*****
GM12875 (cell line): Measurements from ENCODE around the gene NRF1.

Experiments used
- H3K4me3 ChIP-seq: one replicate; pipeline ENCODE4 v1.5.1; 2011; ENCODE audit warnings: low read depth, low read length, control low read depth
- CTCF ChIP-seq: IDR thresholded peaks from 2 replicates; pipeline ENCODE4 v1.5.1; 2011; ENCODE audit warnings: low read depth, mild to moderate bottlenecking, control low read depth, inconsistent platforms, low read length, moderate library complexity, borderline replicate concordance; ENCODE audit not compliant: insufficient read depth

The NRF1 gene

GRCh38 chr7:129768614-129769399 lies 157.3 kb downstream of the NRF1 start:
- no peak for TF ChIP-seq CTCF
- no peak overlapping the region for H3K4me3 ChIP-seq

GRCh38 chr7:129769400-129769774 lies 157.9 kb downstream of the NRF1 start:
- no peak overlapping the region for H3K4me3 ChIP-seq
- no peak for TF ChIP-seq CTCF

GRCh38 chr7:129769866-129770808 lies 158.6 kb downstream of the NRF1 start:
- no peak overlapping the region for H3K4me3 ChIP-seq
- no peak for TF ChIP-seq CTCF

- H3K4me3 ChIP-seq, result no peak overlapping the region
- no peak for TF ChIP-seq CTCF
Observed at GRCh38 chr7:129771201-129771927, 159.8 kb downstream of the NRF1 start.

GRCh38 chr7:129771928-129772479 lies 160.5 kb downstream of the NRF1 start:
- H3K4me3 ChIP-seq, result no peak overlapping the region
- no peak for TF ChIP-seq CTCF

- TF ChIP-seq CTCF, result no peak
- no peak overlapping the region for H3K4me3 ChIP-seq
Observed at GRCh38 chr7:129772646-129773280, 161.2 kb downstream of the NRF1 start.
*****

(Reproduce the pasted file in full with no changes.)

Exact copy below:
GM12875 (cell line): Measurements from ENCODE around the gene NRF1.

Experiments used
- H3K4me3 ChIP-seq: one replicate; pipeline ENCODE4 v1.5.1; 2011; ENCODE audit warnings: low read depth, low read length, control low read depth
- CTCF ChIP-seq: IDR thresholded peaks from 2 replicates; pipeline ENCODE4 v1.5.1; 2011; ENCODE audit warnings: low read depth, mild to moderate bottlenecking, control low read depth, inconsistent platforms, low read length, moderate library complexity, borderline replicate concordance; ENCODE audit not compliant: insufficient read depth

The NRF1 gene

GRCh38 chr7:129768614-129769399 lies 157.3 kb downstream of the NRF1 start:
- no peak for TF ChIP-seq CTCF
- no peak overlapping the region for H3K4me3 ChIP-seq

GRCh38 chr7:129769400-129769774 lies 157.9 kb downstream of the NRF1 start:
- no peak overlapping the region for H3K4me3 ChIP-seq
- no peak for TF ChIP-seq CTCF

GRCh38 chr7:129769866-129770808 lies 158.6 kb downstream of the NRF1 start:
- no peak overlapping the region for H3K4me3 ChIP-seq
- no peak for TF ChIP-seq CTCF

- H3K4me3 ChIP-seq, result no peak overlapping the region
- no peak for TF ChIP-seq CTCF
Observed at GRCh38 chr7:129771201-129771927, 159.8 kb downstream of the NRF1 start.

GRCh38 chr7:129771928-129772479 lies 160.5 kb downstream of the NRF1 start:
- H3K4me3 ChIP-seq, result no peak overlapping the region
- no peak for TF ChIP-seq CTCF

- TF ChIP-seq CTCF, result no peak
- no peak overlapping the region for H3K4me3 ChIP-seq
Observed at GRCh38 chr7:129772646-129773280, 161.2 kb downstream of the NRF1 start.